Welcome inklings to the first lesson of HTBM@S2, where I'm terrible at making acronyms or even standing out from the million of Splatoon 2 guides already on the website. Regardless, maybe one poor, unlucky soul will stumble across this series and maybe gain a thing or two as a Splatoon player. Oh well.
What is HTBM@S2?
Nothing special. I've seen many other guides on this website feature complex ideas that would take hundreds of hours to complete, and unprecedented amount of order to maintain. COUGH COUGH SPLATOON UNIVERSITY COUGH COUGH WHEEZE. These are simply unrealistic, and the ones that have already played out end in failure, and by failure, I mean failing to teach anything to its readers.
Hopefully, this is different. As you can tell from the title, I'm not going to make it a "get rich quick" scheme, or anything ordered and important, just some personal tips I've experienced as a player. I don't consider myself a pro, merely someone who's been in the competitive field since the launch of Splatoon 1 on the Wii U. Hopefully you learn something out of this.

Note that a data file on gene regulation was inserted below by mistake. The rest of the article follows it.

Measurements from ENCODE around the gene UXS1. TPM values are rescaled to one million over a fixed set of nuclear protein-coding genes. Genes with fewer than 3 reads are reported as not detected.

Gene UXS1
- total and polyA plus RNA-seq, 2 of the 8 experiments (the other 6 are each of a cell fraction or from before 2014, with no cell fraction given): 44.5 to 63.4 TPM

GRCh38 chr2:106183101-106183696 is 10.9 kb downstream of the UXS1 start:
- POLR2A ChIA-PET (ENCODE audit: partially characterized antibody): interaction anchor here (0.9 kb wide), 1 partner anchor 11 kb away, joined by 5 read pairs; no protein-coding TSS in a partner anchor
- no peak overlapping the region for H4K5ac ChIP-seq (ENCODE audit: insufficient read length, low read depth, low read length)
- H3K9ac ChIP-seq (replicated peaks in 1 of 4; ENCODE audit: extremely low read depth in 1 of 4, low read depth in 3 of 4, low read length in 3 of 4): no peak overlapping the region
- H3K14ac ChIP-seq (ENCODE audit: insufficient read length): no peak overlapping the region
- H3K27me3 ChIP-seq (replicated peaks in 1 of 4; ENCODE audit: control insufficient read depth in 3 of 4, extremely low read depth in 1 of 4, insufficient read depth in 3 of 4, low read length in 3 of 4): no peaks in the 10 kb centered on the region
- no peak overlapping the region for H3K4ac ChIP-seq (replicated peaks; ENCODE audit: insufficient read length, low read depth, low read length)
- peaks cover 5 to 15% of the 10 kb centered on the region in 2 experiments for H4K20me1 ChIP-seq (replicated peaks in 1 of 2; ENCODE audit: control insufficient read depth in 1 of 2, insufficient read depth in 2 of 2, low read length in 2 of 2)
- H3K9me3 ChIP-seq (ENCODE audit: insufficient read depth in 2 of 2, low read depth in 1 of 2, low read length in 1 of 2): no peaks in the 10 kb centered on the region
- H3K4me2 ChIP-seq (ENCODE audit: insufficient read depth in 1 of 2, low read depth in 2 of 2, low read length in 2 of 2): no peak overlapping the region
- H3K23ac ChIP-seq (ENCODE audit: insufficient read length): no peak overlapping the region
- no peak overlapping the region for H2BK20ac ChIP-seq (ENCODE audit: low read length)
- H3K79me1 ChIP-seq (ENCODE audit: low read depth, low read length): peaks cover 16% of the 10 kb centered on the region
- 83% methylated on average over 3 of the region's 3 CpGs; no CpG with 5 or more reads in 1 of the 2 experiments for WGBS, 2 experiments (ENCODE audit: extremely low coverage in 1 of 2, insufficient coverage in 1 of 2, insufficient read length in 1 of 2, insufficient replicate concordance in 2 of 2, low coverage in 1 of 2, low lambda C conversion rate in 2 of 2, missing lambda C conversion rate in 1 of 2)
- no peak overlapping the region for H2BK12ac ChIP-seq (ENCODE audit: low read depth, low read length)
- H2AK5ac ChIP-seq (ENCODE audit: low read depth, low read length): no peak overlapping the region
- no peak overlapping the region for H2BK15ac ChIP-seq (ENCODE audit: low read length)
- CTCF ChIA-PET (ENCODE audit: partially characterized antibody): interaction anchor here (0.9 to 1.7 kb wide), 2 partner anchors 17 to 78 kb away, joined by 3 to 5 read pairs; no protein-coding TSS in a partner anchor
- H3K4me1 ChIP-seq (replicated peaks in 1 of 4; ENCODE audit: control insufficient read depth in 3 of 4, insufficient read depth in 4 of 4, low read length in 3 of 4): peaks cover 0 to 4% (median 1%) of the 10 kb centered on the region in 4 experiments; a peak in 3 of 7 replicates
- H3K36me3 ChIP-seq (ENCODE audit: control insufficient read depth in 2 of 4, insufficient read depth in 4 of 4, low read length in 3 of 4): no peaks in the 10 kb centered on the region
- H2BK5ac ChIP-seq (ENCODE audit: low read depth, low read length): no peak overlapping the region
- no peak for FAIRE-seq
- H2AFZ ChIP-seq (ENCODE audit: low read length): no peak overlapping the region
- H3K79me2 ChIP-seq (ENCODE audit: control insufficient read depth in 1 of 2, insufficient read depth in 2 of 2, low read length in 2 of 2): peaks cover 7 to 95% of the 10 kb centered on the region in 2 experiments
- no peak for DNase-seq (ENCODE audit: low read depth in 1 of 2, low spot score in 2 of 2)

What is this lesson about?
This lesson is about something that I see Splatoon players mess us with ALL THE TIME. And it's damning to the team in the whole in most scenarios. What is this mistake, you ask? Players trying to use their weapon for something its not made for. I see this in Ranked, League battles, but most importantly, Turf War, so I'll be focusing on that.
Is this lesson Splatoon 1 compatible?
Yes! I have only recently gotten the second one anyways, so I have a good understanding of both. Since this is a pretty simple and broad topic, I don't think anything will be different for players of different games. Please correct me Splatoon 2 or 1 players if I miss something or say something that you don't have.
What is the poll for?
I want to see the numbers of each type of fighter, and its always been somewhat of a curiosity of mine to see if the Inkters really were the biggest group. I would really appreciate if you filled it out, as it would mean a lot to me!
-<>LESSON ONE | TURF WAR AND WEAPONS<>-
Have you ever seen a splat roller trying to go for kills? Or a charger going into enemy territory to ink the turf? Perhaps a slosher or brush hiding from the fight in their own territory? If you own the games, you definitely have. I'd say in every other game, I see at least one of these instances, and this is the biggest cause of my rages.